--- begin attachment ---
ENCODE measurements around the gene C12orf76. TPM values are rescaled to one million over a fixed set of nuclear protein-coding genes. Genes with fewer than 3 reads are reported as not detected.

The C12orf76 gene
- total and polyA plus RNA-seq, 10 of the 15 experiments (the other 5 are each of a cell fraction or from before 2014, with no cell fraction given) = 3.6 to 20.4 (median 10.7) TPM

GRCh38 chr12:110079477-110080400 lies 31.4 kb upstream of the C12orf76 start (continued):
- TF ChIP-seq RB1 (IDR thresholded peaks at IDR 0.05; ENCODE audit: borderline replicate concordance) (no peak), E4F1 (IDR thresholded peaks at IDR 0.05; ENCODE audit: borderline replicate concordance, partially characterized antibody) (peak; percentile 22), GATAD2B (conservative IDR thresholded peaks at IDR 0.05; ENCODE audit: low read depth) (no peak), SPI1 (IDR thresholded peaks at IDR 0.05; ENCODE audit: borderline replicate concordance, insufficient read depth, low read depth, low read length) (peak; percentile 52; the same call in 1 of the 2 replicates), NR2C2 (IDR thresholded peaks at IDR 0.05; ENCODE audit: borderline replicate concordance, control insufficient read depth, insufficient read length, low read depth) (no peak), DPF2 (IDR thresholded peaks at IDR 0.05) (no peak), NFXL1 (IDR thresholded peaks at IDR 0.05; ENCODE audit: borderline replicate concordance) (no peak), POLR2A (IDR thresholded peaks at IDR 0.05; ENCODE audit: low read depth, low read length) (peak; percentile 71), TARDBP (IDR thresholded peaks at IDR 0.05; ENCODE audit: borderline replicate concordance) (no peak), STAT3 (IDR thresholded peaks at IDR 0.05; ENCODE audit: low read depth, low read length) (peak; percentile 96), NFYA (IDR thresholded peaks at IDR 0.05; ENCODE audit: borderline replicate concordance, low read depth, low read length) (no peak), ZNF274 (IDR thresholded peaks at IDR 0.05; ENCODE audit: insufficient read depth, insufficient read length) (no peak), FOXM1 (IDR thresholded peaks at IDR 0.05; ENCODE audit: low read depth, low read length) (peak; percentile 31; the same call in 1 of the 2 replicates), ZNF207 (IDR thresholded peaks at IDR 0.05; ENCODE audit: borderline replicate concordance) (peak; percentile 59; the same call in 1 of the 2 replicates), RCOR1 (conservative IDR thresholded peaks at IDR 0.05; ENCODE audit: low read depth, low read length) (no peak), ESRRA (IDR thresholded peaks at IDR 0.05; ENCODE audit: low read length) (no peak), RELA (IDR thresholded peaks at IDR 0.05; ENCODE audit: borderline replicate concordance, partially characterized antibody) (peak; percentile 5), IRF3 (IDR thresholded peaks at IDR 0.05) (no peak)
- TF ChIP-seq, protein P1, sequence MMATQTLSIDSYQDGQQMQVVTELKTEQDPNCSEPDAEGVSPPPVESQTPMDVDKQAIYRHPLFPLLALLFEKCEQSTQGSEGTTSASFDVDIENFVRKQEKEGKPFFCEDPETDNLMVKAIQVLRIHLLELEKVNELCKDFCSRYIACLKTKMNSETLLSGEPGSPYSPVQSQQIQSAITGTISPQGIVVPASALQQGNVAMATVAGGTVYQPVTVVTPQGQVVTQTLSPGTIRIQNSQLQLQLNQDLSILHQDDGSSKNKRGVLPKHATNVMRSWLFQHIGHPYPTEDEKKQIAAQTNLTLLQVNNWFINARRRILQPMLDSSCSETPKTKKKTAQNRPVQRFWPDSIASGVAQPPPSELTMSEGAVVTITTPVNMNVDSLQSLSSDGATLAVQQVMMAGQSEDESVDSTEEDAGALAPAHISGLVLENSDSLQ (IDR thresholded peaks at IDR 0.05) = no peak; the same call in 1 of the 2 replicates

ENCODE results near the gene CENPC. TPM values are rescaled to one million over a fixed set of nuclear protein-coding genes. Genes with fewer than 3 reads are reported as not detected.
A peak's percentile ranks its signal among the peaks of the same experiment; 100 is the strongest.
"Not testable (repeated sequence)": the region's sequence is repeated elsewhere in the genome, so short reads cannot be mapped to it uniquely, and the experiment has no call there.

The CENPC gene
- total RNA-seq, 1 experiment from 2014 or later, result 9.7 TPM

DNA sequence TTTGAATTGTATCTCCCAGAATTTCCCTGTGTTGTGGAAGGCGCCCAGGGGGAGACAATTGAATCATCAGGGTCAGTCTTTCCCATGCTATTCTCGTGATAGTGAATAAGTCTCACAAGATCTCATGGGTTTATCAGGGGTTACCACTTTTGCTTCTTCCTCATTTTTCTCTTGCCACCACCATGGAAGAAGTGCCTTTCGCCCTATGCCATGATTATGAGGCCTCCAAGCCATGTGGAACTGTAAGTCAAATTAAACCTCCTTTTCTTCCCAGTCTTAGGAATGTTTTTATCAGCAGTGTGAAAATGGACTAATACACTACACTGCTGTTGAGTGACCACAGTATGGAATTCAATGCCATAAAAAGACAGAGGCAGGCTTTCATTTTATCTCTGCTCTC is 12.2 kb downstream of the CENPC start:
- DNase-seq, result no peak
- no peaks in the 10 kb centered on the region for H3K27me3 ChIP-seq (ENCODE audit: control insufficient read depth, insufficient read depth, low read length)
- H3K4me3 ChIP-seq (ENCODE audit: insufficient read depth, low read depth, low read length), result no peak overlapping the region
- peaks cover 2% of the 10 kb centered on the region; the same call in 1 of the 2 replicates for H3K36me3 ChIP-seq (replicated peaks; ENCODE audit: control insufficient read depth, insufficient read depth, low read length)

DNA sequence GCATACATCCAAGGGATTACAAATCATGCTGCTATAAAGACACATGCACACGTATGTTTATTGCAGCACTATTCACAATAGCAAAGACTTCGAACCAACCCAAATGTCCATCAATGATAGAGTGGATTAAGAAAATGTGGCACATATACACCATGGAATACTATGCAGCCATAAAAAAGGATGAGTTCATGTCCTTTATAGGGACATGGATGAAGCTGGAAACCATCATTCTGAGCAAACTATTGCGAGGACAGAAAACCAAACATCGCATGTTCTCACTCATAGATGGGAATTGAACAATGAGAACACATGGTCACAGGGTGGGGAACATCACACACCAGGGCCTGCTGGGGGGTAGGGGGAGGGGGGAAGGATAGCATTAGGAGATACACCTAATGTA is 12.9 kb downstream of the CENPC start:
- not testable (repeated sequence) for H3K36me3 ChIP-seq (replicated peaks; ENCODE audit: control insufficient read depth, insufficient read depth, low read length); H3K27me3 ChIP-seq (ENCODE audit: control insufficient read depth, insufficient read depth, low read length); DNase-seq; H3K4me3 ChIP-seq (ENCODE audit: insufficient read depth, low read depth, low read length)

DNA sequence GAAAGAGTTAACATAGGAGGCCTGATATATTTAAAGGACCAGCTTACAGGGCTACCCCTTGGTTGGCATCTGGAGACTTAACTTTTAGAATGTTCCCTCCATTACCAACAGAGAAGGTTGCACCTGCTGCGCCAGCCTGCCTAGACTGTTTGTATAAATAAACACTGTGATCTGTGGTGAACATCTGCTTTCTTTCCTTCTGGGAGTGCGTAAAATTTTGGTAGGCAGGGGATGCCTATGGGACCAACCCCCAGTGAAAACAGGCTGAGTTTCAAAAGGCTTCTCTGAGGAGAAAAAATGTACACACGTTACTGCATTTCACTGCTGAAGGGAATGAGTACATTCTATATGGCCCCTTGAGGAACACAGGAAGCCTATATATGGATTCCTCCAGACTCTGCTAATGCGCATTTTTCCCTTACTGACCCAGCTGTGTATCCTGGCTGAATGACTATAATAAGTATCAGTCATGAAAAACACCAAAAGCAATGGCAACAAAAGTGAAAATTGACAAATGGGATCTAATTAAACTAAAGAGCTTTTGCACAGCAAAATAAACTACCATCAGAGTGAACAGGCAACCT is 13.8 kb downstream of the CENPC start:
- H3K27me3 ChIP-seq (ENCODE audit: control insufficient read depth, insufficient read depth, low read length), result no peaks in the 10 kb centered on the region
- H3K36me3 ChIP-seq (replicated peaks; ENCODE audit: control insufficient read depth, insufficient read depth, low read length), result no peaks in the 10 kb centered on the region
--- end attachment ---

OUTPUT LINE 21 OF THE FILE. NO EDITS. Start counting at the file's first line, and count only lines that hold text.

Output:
- H3K36me3 ChIP-seq (replicated peaks; ENCODE audit: control insufficient read depth, insufficient read depth, low read length), result no peaks in the 10 kb centered on the region